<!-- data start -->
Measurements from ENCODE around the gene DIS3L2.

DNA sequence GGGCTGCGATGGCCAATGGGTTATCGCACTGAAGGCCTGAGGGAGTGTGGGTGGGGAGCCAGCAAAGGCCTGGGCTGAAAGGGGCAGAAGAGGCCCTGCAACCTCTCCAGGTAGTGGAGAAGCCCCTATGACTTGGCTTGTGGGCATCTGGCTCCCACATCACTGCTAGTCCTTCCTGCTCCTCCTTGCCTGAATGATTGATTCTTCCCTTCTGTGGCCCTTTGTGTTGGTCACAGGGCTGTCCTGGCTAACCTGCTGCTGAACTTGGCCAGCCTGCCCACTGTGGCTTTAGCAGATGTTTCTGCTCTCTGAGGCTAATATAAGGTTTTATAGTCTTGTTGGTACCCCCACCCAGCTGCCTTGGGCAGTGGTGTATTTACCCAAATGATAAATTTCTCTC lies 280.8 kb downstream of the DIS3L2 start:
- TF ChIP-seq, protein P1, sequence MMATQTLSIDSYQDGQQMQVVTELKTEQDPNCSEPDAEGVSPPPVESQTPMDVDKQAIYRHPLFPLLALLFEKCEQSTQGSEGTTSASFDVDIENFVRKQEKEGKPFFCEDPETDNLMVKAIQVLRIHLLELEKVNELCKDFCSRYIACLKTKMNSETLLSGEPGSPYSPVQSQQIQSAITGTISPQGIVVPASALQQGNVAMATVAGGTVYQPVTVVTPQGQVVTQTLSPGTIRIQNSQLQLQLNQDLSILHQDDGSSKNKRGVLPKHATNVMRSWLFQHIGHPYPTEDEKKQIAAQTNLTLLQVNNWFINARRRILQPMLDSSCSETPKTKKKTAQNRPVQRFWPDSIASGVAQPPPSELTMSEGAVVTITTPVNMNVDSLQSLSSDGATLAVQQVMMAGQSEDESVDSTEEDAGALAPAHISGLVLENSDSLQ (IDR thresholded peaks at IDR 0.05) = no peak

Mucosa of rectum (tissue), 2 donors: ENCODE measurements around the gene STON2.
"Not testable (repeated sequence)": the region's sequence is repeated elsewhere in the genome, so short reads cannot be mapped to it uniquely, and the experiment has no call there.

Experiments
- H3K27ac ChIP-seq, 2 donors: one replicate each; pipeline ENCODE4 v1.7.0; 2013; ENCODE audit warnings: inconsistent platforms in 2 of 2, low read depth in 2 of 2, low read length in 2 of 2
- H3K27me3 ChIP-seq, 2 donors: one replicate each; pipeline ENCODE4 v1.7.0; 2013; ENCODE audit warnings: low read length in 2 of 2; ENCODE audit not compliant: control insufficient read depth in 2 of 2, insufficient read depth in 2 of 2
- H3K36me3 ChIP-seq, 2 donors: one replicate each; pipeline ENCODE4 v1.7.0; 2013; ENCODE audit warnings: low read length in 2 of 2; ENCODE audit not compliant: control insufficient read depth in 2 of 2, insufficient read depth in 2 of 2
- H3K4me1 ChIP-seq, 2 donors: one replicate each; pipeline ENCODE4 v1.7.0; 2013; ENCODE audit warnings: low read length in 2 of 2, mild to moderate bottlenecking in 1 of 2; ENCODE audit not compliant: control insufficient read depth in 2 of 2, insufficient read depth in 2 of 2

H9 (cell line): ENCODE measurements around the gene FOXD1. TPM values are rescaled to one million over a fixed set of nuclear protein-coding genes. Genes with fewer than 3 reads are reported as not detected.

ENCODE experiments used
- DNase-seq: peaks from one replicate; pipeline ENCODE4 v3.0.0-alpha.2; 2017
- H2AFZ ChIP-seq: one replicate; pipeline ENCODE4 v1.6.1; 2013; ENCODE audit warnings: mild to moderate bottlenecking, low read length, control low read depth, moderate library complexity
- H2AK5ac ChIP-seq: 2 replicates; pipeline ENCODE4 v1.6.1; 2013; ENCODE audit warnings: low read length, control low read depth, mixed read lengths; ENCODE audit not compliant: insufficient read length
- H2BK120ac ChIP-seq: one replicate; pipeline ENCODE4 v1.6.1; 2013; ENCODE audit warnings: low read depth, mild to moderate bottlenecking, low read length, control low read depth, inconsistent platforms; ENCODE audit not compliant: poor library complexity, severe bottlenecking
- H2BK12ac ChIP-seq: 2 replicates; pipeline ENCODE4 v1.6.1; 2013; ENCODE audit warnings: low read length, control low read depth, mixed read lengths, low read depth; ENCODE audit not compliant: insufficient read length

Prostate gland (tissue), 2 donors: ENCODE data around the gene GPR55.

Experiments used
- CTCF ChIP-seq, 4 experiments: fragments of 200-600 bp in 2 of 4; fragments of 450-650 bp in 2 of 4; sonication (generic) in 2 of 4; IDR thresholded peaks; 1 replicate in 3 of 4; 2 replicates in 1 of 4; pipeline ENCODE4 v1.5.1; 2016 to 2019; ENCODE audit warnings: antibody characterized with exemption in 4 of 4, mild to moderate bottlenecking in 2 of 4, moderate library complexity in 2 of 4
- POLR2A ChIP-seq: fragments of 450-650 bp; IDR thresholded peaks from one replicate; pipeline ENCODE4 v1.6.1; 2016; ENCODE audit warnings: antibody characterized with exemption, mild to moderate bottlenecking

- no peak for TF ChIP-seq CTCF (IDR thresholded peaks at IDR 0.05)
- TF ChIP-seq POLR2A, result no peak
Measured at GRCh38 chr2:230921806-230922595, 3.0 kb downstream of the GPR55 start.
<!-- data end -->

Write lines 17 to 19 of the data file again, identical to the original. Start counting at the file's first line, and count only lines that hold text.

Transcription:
- H2BK12ac ChIP-seq: 2 replicates; pipeline ENCODE4 v1.6.1; 2013; ENCODE audit warnings: low read length, control low read depth, mixed read lengths, low read depth; ENCODE audit not compliant: insufficient read length

Prostate gland (tissue), 2 donors: ENCODE data around the gene GPR55.

Experiments used